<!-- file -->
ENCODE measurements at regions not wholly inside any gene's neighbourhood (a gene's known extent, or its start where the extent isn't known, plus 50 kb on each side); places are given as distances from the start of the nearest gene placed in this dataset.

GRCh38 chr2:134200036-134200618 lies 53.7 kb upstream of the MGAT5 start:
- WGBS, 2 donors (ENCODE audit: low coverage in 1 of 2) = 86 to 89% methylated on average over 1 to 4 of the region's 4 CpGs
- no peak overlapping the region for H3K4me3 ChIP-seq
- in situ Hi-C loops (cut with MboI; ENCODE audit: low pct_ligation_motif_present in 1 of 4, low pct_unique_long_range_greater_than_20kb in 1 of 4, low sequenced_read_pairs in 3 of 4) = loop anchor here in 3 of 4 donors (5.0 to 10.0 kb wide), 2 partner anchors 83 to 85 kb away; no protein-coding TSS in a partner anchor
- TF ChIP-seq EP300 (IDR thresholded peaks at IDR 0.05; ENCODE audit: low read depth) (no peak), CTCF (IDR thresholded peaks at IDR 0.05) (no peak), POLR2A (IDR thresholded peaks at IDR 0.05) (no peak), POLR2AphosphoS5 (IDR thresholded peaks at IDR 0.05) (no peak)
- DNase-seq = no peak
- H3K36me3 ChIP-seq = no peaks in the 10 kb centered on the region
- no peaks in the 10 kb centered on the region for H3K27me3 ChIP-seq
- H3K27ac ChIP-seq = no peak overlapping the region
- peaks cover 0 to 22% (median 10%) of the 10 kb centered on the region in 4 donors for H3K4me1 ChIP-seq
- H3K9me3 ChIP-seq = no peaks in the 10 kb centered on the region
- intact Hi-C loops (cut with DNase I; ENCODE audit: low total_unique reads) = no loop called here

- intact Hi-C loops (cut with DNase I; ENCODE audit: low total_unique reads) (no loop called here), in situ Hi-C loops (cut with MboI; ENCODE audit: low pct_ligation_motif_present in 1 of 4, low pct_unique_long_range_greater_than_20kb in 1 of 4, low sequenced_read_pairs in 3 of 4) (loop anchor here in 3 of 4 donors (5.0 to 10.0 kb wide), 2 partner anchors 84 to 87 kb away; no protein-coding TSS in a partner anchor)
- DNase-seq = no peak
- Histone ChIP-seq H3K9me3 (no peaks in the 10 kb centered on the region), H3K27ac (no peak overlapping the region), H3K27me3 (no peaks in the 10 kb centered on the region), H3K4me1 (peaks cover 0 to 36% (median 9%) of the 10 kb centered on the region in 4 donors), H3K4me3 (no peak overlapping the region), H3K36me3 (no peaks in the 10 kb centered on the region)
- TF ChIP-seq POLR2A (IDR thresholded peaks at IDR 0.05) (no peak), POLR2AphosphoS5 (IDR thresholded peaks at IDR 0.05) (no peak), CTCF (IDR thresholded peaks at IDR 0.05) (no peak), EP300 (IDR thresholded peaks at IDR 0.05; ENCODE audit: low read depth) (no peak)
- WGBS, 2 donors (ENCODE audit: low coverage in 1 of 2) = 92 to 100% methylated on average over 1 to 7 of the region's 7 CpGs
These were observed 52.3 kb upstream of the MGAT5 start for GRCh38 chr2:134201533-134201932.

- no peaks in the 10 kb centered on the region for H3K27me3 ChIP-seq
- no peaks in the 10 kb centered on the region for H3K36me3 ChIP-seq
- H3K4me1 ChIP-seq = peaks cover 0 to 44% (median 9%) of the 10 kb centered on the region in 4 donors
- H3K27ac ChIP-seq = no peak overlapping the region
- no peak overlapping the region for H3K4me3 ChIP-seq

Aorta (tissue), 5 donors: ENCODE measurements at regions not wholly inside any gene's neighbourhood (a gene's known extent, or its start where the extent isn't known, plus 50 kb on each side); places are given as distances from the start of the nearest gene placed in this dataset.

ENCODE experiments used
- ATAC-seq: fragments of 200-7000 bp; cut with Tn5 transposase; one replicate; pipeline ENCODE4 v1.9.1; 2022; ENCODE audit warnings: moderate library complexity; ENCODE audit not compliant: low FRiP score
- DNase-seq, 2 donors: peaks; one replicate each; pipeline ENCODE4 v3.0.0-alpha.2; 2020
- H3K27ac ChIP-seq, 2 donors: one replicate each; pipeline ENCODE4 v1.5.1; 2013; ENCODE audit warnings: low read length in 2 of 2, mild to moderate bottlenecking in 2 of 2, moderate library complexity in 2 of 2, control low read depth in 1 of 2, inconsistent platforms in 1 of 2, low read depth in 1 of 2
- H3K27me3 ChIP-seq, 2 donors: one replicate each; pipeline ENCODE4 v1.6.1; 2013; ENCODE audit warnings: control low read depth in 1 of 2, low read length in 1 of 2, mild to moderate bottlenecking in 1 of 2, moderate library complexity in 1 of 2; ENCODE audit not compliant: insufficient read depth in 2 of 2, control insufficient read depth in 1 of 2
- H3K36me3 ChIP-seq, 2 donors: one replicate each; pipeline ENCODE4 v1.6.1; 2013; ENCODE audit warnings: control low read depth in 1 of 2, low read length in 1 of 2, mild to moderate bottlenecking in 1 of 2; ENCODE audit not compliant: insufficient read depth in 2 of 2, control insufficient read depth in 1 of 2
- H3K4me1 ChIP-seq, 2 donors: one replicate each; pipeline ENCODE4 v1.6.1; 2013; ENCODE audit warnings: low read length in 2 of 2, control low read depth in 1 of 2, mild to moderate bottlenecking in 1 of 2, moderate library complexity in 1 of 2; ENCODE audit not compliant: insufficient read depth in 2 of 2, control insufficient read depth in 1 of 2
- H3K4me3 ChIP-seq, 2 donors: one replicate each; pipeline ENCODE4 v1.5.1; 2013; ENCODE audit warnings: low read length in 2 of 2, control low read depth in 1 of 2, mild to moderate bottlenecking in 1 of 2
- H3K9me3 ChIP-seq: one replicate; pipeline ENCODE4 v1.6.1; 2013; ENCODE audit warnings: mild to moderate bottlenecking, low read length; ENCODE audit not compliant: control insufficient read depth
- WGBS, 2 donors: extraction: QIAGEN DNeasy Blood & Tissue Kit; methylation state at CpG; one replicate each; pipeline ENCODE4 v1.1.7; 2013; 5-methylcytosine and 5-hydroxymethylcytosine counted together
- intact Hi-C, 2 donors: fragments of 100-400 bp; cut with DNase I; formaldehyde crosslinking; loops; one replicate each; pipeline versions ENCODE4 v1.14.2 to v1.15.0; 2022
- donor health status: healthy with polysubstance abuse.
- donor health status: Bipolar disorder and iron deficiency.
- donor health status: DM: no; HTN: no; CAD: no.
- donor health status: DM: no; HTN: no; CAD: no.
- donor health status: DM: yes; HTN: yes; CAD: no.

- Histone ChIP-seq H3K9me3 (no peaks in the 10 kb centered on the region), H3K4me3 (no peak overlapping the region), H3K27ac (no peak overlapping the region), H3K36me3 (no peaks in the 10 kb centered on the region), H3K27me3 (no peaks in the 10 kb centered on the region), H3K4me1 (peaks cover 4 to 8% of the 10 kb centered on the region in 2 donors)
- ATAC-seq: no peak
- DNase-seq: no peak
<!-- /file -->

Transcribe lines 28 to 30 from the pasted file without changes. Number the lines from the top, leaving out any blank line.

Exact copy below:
- DNase-seq, 2 donors: peaks; one replicate each; pipeline ENCODE4 v3.0.0-alpha.2; 2020
- H3K27ac ChIP-seq, 2 donors: one replicate each; pipeline ENCODE4 v1.5.1; 2013; ENCODE audit warnings: low read length in 2 of 2, mild to moderate bottlenecking in 2 of 2, moderate library complexity in 2 of 2, control low read depth in 1 of 2, inconsistent platforms in 1 of 2, low read depth in 1 of 2
- H3K27me3 ChIP-seq, 2 donors: one replicate each; pipeline ENCODE4 v1.6.1; 2013; ENCODE audit warnings: control low read depth in 1 of 2, low read length in 1 of 2, mild to moderate bottlenecking in 1 of 2, moderate library complexity in 1 of 2; ENCODE audit not compliant: insufficient read depth in 2 of 2, control insufficient read depth in 1 of 2